In German, there are two basic types of adjectives:
I.) predicate adjectives, i.e. adjectives used after the verbs "sein" (to be) and "werden" (to become). They don't get an ending.
Ex. Das Tier ist klein. (The animal is small.)
II.) attributive adjectives, i.e. adjectives used before a noun (e.g. a small animal, my green shirt, the nice man ...). They get an ending.
The ending depends on three factors:
1.) the type of article word used with the noun the adjective refers to (e.g. the, a, my, no article ...)
2.) whether the noun is masculine, feminine, neuter OR plural
3.) the case of the noun
E.g. here, the noun the adjective "small" refers to is "animal" (German: Tier).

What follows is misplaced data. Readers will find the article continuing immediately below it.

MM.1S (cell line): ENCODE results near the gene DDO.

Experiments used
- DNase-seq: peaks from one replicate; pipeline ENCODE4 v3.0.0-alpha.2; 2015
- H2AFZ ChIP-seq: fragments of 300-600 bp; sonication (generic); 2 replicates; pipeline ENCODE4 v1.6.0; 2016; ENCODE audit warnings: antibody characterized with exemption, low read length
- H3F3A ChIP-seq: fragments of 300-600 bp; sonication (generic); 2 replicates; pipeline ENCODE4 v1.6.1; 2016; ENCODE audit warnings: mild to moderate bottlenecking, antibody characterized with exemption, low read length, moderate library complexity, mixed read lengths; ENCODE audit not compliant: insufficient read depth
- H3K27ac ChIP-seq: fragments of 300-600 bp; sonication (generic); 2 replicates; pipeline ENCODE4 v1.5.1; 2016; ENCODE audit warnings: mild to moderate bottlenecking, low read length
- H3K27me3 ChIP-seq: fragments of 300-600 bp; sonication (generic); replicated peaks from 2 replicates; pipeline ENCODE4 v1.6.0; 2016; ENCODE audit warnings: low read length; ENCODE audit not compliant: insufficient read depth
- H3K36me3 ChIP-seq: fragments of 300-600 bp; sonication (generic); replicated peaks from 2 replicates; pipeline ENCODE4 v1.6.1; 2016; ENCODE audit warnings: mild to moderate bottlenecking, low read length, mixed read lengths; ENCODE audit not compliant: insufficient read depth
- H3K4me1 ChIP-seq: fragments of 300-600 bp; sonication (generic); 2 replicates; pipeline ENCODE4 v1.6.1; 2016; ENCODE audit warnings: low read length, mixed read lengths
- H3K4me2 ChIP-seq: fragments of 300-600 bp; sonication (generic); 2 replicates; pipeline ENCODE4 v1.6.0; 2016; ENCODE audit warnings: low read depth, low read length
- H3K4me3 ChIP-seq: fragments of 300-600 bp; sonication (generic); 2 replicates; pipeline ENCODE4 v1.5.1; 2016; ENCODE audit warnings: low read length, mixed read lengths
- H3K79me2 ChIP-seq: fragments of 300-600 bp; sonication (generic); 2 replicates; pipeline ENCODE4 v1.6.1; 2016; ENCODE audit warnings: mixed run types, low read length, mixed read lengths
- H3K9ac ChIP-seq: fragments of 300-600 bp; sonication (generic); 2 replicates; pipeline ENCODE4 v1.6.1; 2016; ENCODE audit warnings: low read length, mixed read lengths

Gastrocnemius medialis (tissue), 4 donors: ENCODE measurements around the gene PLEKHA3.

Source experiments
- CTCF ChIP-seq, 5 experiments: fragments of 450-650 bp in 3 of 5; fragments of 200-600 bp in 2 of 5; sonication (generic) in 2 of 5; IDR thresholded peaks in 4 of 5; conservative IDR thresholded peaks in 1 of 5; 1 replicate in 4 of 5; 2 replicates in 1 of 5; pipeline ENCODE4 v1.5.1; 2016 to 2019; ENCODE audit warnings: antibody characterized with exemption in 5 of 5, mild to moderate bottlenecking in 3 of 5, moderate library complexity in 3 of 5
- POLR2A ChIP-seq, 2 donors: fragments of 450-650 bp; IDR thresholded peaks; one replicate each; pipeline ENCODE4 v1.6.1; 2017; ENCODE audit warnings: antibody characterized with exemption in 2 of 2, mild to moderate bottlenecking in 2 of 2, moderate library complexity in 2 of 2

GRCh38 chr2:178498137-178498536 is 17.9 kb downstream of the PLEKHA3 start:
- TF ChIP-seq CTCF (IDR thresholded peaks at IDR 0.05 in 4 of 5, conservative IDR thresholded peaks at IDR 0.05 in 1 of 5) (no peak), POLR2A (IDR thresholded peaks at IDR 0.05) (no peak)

1.) "Tier" is used with the indefinite article "ein" ("a") (= so-called mixed inflection)
2.) "Tier" is neuter
3.) "Tier" is accusative (it's the direct object in this sentence).
The attributive adjective ending for mixed inflection, neuter, accusative is -es: klein-es
das kleine Tier, ein kleines Tier = noun as (direct) object in accusative case, the adjective has to agree: http://german.about.com/library/weekly/aa033098.htm
The reason is that some verbs in English (called stative or non-continuous verbs) are not used in continuous tenses. The verb "to see" is one of these stative verbs. So you can say "he sees ...." but not "he is seeing...". Of course many people probably do say "he is seeing ..." but nevertheless that is the reason why it is grammatically suspect/wrong depending on context. http://www.perfect-english-grammar.com/stative-verbs.html